“Immigrants frequently fill jobs that native-born Americans are reluctant to do. Unsurprisingly, the largest gaps in the labor market tend to appear where immigrants make up a larger share of the workers. According to the Bureau of Labor Statistics, in 2020 “foreign-born workers were more likely than native-born workers to be employed in service occupations; natural resources, construction, and maintenance occupations; and production, transportation, and material moving occupations.” Foreign-born workers make up roughly 17 percent of the U.S. labor force. In each of the struggling sectors mentioned above, more than 20 percent of the workers are already immigrants.
This dynamic isn’t just affecting low-wage jobs. According to Bloomberg, the U.S. is currently experiencing its worst health care labor shortage ever. An estimated 2.7 million immigrants are already working in hospitals. In October, 16 percent of American hospitals reported that they were critically short-staffed and the situation has only gotten worse. These essential jobs need to be filled so desperately that health officials are allowing staff infected with COVID to stay on the job. Many health care workers are experiencing burnout, and immigrants have already proven they can step in and get the job done.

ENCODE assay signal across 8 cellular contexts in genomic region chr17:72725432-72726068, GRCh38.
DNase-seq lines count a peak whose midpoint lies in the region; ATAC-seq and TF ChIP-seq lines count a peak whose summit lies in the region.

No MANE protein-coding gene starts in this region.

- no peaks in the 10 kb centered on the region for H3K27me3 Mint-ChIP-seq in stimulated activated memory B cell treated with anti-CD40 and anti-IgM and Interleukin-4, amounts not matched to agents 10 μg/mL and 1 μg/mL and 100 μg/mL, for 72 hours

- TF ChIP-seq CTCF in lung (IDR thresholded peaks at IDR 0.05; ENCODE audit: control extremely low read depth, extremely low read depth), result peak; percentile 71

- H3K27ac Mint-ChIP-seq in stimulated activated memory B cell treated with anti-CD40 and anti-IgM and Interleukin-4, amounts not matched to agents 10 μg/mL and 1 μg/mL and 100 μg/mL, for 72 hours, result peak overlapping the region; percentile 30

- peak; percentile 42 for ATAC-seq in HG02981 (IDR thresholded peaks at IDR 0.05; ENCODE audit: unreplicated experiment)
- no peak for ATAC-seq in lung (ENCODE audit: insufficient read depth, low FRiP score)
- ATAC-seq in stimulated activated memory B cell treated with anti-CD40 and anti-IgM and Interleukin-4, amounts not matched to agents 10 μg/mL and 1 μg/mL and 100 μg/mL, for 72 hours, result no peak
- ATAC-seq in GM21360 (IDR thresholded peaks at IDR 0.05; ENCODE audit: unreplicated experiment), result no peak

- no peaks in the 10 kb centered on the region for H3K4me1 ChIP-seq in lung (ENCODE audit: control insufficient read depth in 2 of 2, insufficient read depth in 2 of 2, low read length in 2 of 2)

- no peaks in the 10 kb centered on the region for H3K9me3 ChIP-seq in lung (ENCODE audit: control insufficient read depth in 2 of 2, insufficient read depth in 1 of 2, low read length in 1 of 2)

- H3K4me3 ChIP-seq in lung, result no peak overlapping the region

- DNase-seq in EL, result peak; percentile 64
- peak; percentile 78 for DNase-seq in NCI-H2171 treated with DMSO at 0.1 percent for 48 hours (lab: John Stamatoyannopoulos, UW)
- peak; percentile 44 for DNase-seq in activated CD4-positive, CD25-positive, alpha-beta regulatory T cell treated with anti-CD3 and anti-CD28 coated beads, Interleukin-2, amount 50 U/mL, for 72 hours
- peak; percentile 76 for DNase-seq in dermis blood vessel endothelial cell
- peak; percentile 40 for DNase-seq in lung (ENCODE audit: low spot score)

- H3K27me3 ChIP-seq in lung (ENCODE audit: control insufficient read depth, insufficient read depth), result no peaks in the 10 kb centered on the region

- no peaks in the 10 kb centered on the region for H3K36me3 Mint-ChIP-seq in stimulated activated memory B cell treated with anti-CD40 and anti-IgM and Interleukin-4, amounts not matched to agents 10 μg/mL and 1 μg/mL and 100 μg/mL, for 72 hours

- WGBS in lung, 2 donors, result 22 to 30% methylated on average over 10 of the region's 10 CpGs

Immigrants won’t solve every labor shortage in the U.S., but letting more people come here for an honest and well-paying job would be a great place to start. The sooner we see more immigrants allowed into the U.S., the sooner we’ll see more milk and meat at the supermarket.”